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Pool Panic (Jake Maddox Girl Sports Stories)

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Jenny has always loved swimming, so this year she’s finally decided to join the swim team. Jenny cruises through the pool during practice, but when she sees the crowd of spectators at her first meet, she freezes up. Can Jenny overcome her fears and help lead her team to victory? This fast-paced sports story eBook is a winning read for any young athlete!


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Jenny has always loved swimming, so this year she’s finally decided to join the swim team. Jenny cruises through the pool during practice, but when she sees the crowd of spectators at her first meet, she freezes up. Can Jenny overcome her fears and help lead her team to victory? This fast-paced sports story eBook is a winning read for any young athlete!

30 review for Pool Panic (Jake Maddox Girl Sports Stories)

  1. 5 out of 5

    Descendents

    I saw that Jenny helped her team while getting over her fear witch is swimming in front of a giant crowd.

  2. 5 out of 5

    Josiah

    One of the best traits of Jake Maddox's youth sports novels is that the moral is clear to anyone who reads them, yet doesn't interfere with the telling of a good story, never coming across too strongly or in a preachy manner. The depth of the lesson varies from book to book, but Pool Panic's is among the more carefully wrought, worth lingering on for a few extra beats. Pressure to excel in sports or any competitive pastime can short-circuit talented performers and render them average or below, One of the best traits of Jake Maddox's youth sports novels is that the moral is clear to anyone who reads them, yet doesn't interfere with the telling of a good story, never coming across too strongly or in a preachy manner. The depth of the lesson varies from book to book, but Pool Panic's is among the more carefully wrought, worth lingering on for a few extra beats. Pressure to excel in sports or any competitive pastime can short-circuit talented performers and render them average or below, and it takes proper perspective to combat that. It should be natural to do one's best in competition, but we often desire so strongly to win that we tense up and commit foolish errors, costing ourselves accomplishments we deserve. Overcoming that internal barrier frees us to realize the greatness within our grasp. Jenny Brown and Maya Granger had fun in the pool all summer leading up to sixth grade. They're fast, smart swimmers, and Maya wants to try out for the school team together. Jenny is reluctant, but she had such a good time this summer in the pool. Why not give it a shot? After they both easily qualify for the team, Jenny relaxes, and the other girls are so outgoing and inclusive that Jenny is convinced joining the team was a terrific idea. Until the first competition, that is, when Jenny enters the pool area and sees hundreds of spectators in the stands. What if she freezes up and makes a fool of herself in front of them? Jenny's apprehension turns to self-fulfilling prophecy when she tightens up at the start of her first swim, and she finishes behind her opponents in every event after that. Jenny swam like a champ in practice, but under gameday pressure she fades every time. She's bitterly disappointed in her inability to come through for her teammates. Maya and the other girls know Jenny has the skills to be elite, she just has to disconnect her brain and let her talent lead the way to victory. They help her train under simulated competition conditions and take her to sing karaoke with them at a pizza restaurant to get her used to performing publicly. These outings do their part to put Jenny at ease, but it's only after an incident at the local pool where Jenny saves a younger girl struggling in the deep end that it dawns on Jenny why she has difficulty swimming her best in competition. She needs to stop dwelling on how people judge her swimming, and focus on being just one member of a team. Then her nerves will fade away as if it were never an issue. Team play is about working together toward a common goal, using every asset your group has to reach it. As Jenny understands by the end of the story, "Doing her best and winning was a great feeling, but helping others was the best feeling of all!" Savvy competitors realize that individual glory is part and parcel of how the team performs, and when an athlete comprehends that, it's usually a turning point in their career. Most Jake Maddox books don't assign ages to the characters, so Pool Panic is different in that regard. Perhaps it's to delineate Jenny from the younger girl she rescues, so we get a better feel for the significance of what she did. Jenny's journey to understanding herself as a competitor is one every athlete takes, and can teach us something about unleashing our own potential. When we release ourselves from the obligation of meeting achievement standards that may or may not be attainable, we're free to discover how good we can actually be, and that's the primary appeal of sports in the first place. I'd give Pool Panic two and a half stars, and if it were a longer work that allowed more depth, I'd probably rate it higher. This is one of the better selections in the Jake Maddox sports library, and I recommend it to fans of the series.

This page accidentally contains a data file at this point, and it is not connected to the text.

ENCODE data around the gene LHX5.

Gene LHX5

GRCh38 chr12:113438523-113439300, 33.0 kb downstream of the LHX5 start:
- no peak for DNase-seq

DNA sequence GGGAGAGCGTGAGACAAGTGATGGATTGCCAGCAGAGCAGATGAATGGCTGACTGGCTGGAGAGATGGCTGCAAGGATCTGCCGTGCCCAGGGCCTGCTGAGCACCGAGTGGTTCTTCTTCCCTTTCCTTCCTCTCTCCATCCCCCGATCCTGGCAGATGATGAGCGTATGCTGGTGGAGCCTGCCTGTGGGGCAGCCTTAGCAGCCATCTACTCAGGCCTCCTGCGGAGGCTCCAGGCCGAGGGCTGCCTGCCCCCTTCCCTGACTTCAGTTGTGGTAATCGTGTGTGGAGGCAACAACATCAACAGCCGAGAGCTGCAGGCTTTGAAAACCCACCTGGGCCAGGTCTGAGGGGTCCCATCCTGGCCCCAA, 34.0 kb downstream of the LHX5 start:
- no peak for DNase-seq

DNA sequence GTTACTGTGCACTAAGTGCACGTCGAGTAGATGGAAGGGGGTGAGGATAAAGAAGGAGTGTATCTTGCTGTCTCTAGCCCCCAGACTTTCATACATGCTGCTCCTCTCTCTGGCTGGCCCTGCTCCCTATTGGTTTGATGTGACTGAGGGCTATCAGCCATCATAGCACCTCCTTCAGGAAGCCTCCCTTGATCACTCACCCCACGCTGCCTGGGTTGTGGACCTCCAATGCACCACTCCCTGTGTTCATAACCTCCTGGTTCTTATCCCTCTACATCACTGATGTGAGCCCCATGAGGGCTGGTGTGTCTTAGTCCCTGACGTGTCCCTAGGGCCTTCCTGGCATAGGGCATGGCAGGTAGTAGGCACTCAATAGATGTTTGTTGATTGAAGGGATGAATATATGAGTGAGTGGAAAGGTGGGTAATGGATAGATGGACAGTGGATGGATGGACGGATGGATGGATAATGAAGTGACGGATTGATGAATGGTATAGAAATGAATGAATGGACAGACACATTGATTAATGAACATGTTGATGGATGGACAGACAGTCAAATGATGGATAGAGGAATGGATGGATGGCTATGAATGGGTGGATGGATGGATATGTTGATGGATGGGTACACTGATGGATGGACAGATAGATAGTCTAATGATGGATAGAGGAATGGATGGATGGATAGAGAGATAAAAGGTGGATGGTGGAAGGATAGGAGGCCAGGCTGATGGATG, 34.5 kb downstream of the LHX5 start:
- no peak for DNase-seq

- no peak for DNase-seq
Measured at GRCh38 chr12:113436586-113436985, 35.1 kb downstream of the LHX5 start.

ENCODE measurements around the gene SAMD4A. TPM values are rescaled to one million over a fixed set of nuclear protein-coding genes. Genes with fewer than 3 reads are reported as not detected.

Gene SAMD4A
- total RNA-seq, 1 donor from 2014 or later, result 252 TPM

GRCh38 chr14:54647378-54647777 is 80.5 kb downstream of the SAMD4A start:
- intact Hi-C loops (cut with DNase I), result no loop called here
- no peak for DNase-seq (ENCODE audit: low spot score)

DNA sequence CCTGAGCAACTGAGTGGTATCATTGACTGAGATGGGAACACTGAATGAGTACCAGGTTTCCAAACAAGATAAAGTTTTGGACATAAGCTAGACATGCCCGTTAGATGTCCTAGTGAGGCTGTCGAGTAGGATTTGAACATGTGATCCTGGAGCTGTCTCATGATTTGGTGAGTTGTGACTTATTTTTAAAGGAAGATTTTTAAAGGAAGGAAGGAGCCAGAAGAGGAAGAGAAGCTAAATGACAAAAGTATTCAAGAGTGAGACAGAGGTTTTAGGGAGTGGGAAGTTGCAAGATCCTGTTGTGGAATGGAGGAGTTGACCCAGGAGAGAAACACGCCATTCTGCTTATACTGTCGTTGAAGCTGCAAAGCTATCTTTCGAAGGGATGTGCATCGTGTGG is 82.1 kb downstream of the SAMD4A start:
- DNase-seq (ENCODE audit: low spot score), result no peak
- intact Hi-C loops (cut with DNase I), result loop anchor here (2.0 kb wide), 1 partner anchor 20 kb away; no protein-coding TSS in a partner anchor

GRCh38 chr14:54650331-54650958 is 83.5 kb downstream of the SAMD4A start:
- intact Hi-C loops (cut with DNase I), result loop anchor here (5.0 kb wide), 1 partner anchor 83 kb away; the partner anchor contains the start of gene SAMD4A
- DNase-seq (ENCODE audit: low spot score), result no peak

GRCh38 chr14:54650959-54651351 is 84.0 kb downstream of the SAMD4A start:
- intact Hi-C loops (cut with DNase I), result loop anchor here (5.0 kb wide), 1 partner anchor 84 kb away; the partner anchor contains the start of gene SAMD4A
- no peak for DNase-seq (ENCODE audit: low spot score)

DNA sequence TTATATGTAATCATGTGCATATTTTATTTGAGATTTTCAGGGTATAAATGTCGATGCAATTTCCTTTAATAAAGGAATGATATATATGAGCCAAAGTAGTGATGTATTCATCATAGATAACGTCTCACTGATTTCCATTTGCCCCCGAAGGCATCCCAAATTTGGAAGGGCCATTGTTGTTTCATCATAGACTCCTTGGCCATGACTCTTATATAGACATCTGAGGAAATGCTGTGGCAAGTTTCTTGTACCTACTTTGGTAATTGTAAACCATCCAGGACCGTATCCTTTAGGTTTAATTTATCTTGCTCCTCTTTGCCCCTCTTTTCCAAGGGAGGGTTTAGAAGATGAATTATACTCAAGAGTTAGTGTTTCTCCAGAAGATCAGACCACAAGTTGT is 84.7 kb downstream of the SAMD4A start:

3. 4 out of 5

    lise hoyer

    fine

  4. 4 out of 5

    9MorinLeigha

    I actually liked this book and this book kinda teaches you life lessons like never give up because you never know if your good at something until you believe,try,and keep going.Keep trying until you reach your goal.

  5. 5 out of 5

    ·~^_*Miranda*_^~· ¬_¬*#

  6. 4 out of 5

    Eric B Backstrom

  7. 5 out of 5

    Susannah

  8. 4 out of 5

    Ian A. Hartman

  9. 4 out of 5

    Amanda R. Moss

  10. 4 out of 5

    Valie

  11. 4 out of 5

    Jennifer K Connolly

  12. 5 out of 5

    MQN

  13. 4 out of 5

    fei chen

  14. 5 out of 5

    Stephanie Hartman

  15. 5 out of 5

    Ivette Morin

  16. 4 out of 5

    Jerome

  17. 4 out of 5

    Terri

  18. 4 out of 5

    Dianna Fulreader

  19. 5 out of 5

    grace🌼

  20. 5 out of 5

    Michelle Kellander

  21. 5 out of 5

    Helen Park

  22. 4 out of 5

    YANG,MIYOUNG

  23. 4 out of 5

    adryon

  24. 4 out of 5

    Lisa A Lawton

  25. 4 out of 5

    Chloe Gandee

  26. 4 out of 5

    Anne D Singh

  27. 5 out of 5

    Chefi

  28. 5 out of 5

    Annette Alden

  29. 5 out of 5

    Gretchen King

  30. 4 out of 5

    Byung-Wook Yoo